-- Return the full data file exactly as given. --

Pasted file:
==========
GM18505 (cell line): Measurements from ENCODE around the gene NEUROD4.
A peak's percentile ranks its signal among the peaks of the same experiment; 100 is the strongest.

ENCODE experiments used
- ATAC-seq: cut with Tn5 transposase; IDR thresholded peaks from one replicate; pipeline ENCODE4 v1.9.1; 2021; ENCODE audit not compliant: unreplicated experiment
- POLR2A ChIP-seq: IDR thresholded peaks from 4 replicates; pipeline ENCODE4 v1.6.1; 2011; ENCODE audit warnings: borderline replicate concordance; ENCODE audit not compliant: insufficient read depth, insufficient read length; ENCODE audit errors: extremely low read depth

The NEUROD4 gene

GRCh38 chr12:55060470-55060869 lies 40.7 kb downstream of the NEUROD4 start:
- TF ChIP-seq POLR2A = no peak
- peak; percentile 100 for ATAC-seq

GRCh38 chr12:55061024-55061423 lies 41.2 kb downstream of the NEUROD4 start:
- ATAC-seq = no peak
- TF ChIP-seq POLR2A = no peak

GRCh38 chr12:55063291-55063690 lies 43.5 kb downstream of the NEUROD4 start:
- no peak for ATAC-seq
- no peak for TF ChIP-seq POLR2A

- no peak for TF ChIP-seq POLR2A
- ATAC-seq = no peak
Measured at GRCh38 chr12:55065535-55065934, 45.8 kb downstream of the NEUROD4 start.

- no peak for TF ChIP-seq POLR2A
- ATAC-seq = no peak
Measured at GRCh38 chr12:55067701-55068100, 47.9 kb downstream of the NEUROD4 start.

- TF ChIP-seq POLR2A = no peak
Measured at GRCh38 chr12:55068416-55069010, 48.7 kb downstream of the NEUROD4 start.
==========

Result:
GM18505 (cell line): Measurements from ENCODE around the gene NEUROD4.
A peak's percentile ranks its signal among the peaks of the same experiment; 100 is the strongest.

ENCODE experiments used
- ATAC-seq: cut with Tn5 transposase; IDR thresholded peaks from one replicate; pipeline ENCODE4 v1.9.1; 2021; ENCODE audit not compliant: unreplicated experiment
- POLR2A ChIP-seq: IDR thresholded peaks from 4 replicates; pipeline ENCODE4 v1.6.1; 2011; ENCODE audit warnings: borderline replicate concordance; ENCODE audit not compliant: insufficient read depth, insufficient read length; ENCODE audit errors: extremely low read depth

The NEUROD4 gene

GRCh38 chr12:55060470-55060869 lies 40.7 kb downstream of the NEUROD4 start:
- TF ChIP-seq POLR2A = no peak
- peak; percentile 100 for ATAC-seq

GRCh38 chr12:55061024-55061423 lies 41.2 kb downstream of the NEUROD4 start:
- ATAC-seq = no peak
- TF ChIP-seq POLR2A = no peak

GRCh38 chr12:55063291-55063690 lies 43.5 kb downstream of the NEUROD4 start:
- no peak for ATAC-seq
- no peak for TF ChIP-seq POLR2A

- no peak for TF ChIP-seq POLR2A
- ATAC-seq = no peak
Measured at GRCh38 chr12:55065535-55065934, 45.8 kb downstream of the NEUROD4 start.

- no peak for TF ChIP-seq POLR2A
- ATAC-seq = no peak
Measured at GRCh38 chr12:55067701-55068100, 47.9 kb downstream of the NEUROD4 start.

- TF ChIP-seq POLR2A = no peak
Measured at GRCh38 chr12:55068416-55069010, 48.7 kb downstream of the NEUROD4 start.